“We’ll see.” He stood, towering over her, and she noticed his bare legs, all sinewy, tough muscles and dark hair. She kept her eyes averted though she’d witnessed his sheer nakedness only a few minutes earlier, had surveyed strong back muscles covered with tight skin that bore the marks of floggings, old scars that had never faded. And then there was his manhood; she’d glimpsed that as well, though she’d studiously avoided staring at the juncture of his legs.
Once she’d been curious about men.
But no longer.
“Eat.” He nudged the platter toward her. His teeth flashed white in the depths of his beard.
Her stomach grumbled, and it was all she could do not to eat greedily. The bread was dry and hard. Delicious. The jerky was tough and salty. It tasted like heaven. Never had she been so hungry.
“Why were you hiding in my ship?”
She nearly choked on a bite of bread.
“As I said, ‘tis my guess that you were running from someone.” The Dark Sapphire pitched and rolled. “Probably the soldiers.” Her back stiffened and he nodded, “Oh, yes, they were there at Gwagle. I met their leader, Sir Manning of Tardiff . . .” His eyebrows drew together as he considered the name--as if it had some significance but was lost on him. Her heart turned to ice. “He was searching for a woman, a murderess. But this woman’s name was Sheena, not Victoria.”
Suddenly her appetite disappeared. Her stomach threatened to give up everything she’d just swallowed. He was onto her.
“It seems this Sheena was recently married and killed her husband, the Baron of Tardiff. She then stole some of the jewels from Tardiff’s treasury.”
Sheena began to shake inside. Be calm, this is but a test, one you must pass.He went on, “This murdering wife, she led the soldiers on a merry chase. They tracked her to Gwagle only to lose her again.” His lips pursed and he pointed at her skirts. “Now Victoria, your dress, beneath your cloak, appears stained with blood.” He leaned closer to her. “A bit of a coincidence, wouldn’t you say?”
She set aside the tankard, gathered her strength, and though the tip of her nose was mere inches from his, met his gaze steadily. “All I ask of you, Captain Keegan, is safe passage. I said I would pay you and I will, so, please, give me the same respect you bestow upon the men you hire. Inquire not of my past. Ask only that I be loyal to you, and hold me to the bargain we have struck.”
“You are in no position to bargain,” he pointed out.
“But you agreed.” She saw hesitation in his eyes and something more, something indefinable. Again she was set upon by the unsettling feeling that she’d met him before, long ago. The name of the ship should have been warning enough. But was it possible, was this surly Keegan, the upstart of a boy she’d saved--the handsome, cocky bastard who had allowed her to save his life, only to kiss her and leave her stranded in the cove? But that was impossible. That boy had been killed. She’d seen his death with her own eyes.
“’Twould be a mistake to cross me,” he was telling her.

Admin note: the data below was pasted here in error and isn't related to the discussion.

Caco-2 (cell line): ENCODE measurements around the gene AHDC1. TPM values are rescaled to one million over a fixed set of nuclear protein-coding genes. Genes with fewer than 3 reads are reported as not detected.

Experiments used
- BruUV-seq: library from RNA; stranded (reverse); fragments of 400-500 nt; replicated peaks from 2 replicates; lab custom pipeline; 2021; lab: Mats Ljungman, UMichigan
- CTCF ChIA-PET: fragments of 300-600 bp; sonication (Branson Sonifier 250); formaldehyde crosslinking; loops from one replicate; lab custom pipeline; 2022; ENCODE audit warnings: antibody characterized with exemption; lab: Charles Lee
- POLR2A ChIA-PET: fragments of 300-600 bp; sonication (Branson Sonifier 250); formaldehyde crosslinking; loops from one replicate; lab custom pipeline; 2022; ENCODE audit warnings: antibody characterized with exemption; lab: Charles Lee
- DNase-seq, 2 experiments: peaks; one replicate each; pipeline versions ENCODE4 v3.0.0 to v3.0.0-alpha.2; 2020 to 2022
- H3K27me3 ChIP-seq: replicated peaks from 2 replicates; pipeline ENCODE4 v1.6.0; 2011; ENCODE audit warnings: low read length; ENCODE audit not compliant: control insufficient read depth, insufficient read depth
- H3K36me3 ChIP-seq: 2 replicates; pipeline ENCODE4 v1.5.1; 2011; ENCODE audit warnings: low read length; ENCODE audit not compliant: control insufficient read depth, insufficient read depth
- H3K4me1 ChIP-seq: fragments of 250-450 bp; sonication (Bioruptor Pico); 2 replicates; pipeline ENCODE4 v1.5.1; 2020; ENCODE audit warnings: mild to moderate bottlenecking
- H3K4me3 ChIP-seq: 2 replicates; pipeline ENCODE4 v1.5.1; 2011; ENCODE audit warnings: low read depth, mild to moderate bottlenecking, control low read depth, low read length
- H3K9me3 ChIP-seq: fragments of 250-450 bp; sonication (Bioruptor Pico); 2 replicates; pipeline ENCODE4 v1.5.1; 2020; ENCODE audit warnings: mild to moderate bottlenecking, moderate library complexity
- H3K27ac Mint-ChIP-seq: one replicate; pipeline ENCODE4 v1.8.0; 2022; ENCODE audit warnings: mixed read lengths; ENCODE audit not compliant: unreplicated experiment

“As it would be to cross me.”
The hint of a smile touched thin lips surrounded by his dark beard. “Is that a challenge, lady?”
“’Tis a fact.”
His gaze traveled to her mouth. “Is it now?” So close she could see the streaks of blue in his gray eyes, she was, for a second, lost in his gaze. He suddenly straightened and she swallowed hard. If he wasn’t the boy--then who? A man so like him as to be his brother? His twin? Dear Lord, maybe she was imagining the likeness. The boy was dead. Dead.
“Well, Victoria, we shall see.” Again he took in her sorry state, and involuntarily she squared her shoulders.
His black eyebrows drew together. “Your clothes be dirty and damp. Mayhap you would like to change.”
She nearly laughed, knowing she was lucky to have escaped Tardiff with her life, much less any possessions other than the three stolen stones. “I be sorry to disappoint you, Captain,” she said, her gaze lowering to his bare legs, “but I am wearing all that I have, which is more than I can say for you.”
“You’re a bold one for being my captive.”
“Ah, so there it is,” she retorted hotly, meeting the dare in his eyes with that of her own as the timbers of the ship creaked. “A captive. Did you not tell your man that I was a ‘guest’?”
His lips compressed. He looked as if he wanted to step forward and strangle her.
“Or was that just a lie, a reason to keep me here alone with you?”
Shaking his head at her impudence, he bit out, “Be you careful, lady, for that tongue of yours has a way of getting you into trouble.” He turned his back to her, kneeling at the side of his bunk. “And it be my guess that you’ve found enough of that already.”
She opened her mouth, then snapped it shut as he pulled out a deep drawer from beneath his bed. Inching nearer to the door, she watched as he rummaged through the garments, obviously searching for something she could wear, though nothing he could own would fit her, as he was nearly twice her size.
Yet he uncovered a bag that was tucked beneath a pair of breeches. “’Twas a good thing I thought better of throwing this into the sea,” he muttered under his breath. Withdrawing a large, coarse sack that smelled faintly of lavender, he straightened and untied a fraying drawstring.
He reached inside, and to Sheena’s amazement, he retrieved a wine-colored gown embroidered with gold thread. Without a second’s thought he tossed the dress to her, then pulled out another gown, this one deep blue, the sleeves quilted in silver and lined with black fur. “Wash yourself and wear whichever of these you wish,” he said, dropping the second gown over the first.
Dumbfounded, she shook her head. “I cannot.”
“Because they--they must belong to someone,” she said, running her fingers over the plush pile. The dresses were as fine as any she’d ever seen, meant for a lady.
“Aye,” he said, his voice without emotion, his expression harsh and dark. “They once belonged to my wife. Now, Victoria, they be yours.”